In a written statement for IRIN, however, an ICC spokesperson did not rule out further legal action. “We continue working on the DRC situation as a whole and the situation in Ituri remains of interest to us. [In CAR] we are presently focusing on the Bemba trial. Future investigations or prosecutions in the CAR situation will be decided upon thereafter.”
Lawyers for Bemba did not return calls seeking comment but are expected to argue that the MLC soldiers were under Patassé’s command in CAR and obeyed his orders, not those of Bemba, who remained largely in the DRC.
Tough to prove
To win their case prosecutors must prove that those committing the crimes were Bemba’s subordinates, that he had knowledge of the crimes, and that he constantly failed to act or punish those crimes.
<br>An expert on international criminal law, who has defended clients charged with having command responsibility at the International Criminal Tribunal for the former Yugoslavia and also consulted with the Bemba defence team, said such cases can be tough to prove.
“Very often there was nothing formal about [the command structure]. There wasn’t a document, an order, a law that set up this structure,” said Geunael Mettraux.
“They are quite tricky to establish, because basically what you have to show is there was a chain of command linking the people who committed the crimes and the accused and that through that chain of command he would have been able to control them.”
And legal challenges are not the only battles ahead for the ICC.
ICC media operation
The court also has an obligation to communicate often complicated trial proceedings thousands of miles to populations in two central African countries with creaking-to-non-existent infrastructures. In DRC at least, ICC has been accused of failing to communicate with local people, leading to misconceptions and misunderstandings on both sides.
Fadi El-Abdallah, legal outreach officer at the ICC, says the court will target local media in both countries – briefing journalists and providing programmes that explain the workings and mandate of the court. The opening day will be made available via satellite for Congolese TV audiences and distributed by DVD for those in the CAR.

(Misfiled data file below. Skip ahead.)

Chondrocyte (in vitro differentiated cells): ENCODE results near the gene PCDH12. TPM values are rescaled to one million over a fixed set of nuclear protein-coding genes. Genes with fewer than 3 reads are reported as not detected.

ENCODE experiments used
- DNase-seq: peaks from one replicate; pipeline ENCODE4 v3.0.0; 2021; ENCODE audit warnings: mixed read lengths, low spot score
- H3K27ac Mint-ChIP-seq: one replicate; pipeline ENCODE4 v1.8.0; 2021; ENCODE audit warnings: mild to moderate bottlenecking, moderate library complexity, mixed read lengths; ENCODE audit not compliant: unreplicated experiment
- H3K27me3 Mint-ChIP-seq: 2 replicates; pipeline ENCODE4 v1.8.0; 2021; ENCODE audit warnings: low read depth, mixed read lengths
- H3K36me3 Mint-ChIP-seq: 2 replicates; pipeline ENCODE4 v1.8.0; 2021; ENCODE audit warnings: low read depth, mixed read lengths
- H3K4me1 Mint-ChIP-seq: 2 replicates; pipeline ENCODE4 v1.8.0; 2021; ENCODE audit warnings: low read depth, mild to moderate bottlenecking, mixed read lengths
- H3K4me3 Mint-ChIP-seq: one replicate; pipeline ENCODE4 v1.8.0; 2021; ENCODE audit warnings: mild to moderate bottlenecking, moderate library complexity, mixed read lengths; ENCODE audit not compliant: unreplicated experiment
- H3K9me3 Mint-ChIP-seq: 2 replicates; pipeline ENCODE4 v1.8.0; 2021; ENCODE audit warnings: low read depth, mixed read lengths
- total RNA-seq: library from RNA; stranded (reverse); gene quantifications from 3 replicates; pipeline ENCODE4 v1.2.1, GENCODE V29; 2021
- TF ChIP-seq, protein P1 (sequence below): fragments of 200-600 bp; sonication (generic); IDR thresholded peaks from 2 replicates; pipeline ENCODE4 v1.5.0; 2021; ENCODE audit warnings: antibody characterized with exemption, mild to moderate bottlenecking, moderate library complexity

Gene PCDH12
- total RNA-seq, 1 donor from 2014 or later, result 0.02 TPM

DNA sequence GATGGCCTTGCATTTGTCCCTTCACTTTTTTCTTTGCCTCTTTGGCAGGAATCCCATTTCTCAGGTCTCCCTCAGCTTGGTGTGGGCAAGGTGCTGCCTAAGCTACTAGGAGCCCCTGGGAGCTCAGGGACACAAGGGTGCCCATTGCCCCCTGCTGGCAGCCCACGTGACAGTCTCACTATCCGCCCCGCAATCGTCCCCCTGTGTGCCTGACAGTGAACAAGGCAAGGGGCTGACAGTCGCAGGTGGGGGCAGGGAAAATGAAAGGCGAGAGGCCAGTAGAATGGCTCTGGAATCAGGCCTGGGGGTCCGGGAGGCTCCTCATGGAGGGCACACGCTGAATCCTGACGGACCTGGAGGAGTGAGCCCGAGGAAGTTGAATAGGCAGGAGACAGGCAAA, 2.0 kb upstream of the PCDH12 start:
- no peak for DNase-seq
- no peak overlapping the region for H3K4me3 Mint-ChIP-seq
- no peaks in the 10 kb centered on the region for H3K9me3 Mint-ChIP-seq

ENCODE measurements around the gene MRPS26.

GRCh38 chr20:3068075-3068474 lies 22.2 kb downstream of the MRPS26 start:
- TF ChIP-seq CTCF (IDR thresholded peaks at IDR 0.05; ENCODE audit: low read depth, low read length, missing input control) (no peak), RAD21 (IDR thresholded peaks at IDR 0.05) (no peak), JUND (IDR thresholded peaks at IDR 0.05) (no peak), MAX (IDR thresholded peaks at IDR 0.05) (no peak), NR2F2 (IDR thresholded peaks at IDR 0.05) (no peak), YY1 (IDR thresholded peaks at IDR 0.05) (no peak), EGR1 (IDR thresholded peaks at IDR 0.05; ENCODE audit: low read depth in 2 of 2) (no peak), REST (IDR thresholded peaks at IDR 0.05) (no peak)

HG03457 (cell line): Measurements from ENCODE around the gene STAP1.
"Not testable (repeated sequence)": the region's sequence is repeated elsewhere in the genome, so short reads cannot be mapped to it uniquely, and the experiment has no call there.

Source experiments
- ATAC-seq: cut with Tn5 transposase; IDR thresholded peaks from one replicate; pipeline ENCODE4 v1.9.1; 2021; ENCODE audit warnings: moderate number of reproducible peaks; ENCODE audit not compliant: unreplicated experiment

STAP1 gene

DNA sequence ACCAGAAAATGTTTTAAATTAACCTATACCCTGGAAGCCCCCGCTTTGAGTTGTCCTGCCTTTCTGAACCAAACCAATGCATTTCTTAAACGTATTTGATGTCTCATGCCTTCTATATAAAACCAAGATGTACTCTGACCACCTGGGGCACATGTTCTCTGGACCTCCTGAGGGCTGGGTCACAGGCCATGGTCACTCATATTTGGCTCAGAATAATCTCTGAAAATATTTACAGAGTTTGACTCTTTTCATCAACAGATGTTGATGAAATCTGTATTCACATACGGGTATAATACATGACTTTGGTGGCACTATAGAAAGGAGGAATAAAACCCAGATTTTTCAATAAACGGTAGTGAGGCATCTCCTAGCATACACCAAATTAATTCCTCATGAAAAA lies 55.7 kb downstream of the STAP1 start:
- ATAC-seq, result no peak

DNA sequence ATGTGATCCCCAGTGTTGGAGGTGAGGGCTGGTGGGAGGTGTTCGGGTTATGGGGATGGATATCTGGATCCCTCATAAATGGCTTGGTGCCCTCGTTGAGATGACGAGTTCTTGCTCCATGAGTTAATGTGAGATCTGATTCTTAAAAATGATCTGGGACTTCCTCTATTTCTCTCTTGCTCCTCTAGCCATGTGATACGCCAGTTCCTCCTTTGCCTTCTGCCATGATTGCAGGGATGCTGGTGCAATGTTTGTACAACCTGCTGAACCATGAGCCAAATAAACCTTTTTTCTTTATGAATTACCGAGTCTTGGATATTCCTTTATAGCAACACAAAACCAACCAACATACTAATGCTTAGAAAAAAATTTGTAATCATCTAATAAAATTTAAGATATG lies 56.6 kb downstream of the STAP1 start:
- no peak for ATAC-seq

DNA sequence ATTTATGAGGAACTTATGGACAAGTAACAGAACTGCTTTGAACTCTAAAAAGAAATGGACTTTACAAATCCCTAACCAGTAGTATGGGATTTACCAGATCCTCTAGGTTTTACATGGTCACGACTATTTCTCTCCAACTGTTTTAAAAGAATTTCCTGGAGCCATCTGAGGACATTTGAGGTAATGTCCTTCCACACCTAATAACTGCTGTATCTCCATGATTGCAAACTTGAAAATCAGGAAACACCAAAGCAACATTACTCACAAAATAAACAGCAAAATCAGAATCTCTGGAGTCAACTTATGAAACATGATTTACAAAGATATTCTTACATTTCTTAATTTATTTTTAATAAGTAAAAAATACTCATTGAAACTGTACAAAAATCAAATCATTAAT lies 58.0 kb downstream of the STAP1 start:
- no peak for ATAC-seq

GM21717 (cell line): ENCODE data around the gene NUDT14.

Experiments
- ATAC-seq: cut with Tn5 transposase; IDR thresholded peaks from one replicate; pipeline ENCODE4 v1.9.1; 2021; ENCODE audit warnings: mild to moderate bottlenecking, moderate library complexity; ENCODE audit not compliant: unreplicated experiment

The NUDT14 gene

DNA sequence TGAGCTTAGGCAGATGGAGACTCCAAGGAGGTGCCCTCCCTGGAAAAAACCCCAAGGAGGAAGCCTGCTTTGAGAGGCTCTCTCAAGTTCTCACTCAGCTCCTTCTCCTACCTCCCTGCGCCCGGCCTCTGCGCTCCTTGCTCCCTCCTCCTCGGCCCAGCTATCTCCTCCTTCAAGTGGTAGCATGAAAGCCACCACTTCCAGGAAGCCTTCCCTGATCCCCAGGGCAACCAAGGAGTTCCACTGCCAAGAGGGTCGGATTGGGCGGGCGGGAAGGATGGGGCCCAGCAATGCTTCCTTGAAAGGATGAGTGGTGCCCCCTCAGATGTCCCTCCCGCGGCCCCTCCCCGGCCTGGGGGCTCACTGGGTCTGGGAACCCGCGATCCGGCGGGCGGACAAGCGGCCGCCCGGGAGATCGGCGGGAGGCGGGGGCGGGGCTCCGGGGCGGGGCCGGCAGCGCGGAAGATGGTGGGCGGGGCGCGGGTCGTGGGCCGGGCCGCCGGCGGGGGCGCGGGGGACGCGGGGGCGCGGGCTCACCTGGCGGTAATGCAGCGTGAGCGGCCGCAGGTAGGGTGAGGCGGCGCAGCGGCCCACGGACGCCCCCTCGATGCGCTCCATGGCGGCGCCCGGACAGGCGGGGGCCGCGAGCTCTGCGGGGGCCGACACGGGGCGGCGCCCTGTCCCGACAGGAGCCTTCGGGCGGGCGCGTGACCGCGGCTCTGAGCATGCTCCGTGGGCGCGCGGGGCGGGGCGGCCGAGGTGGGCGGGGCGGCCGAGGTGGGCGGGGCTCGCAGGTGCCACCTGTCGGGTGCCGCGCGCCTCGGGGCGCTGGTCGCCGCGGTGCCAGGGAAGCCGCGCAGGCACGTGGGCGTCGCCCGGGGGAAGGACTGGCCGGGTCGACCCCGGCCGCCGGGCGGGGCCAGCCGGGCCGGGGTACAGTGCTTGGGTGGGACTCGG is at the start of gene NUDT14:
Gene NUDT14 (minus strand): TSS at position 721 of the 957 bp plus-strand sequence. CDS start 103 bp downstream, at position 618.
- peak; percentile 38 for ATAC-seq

Marie Edith Douzima-Lawson, a Central African lawyer representing 79 victims who are participating in the trial, said there is great interest in the case at home. “This trial… proves that even the powerful may one day be judged,” she said. “Everyone in CAR is waiting for this trial.”
Around 134 victims have been officially recognized by the court with applications from more than 1,000 others still awaiting a judicial decision. The ICC is the only international tribunal that gives victims of alleged crimes who are not called as witnesses a formal role in court proceedings. In this case they will be allowed to participate via Douzima-Lawson and another lawyer who will make opening and closing remarks and question witnesses when deemed appropriate by judges.
“Victims want their voices to be heard. They want their story to be told,” said Paolina Massidda, head of the ICC’s Office of the Public Counsel for Victims. “This is very important for them, because they have the feeling that someone cares for them. They have the feeling that what happened to them will be heard in a court of law.”
Theme (s): Conflict,
[This report does not necessarily reflect the views of the United Nations]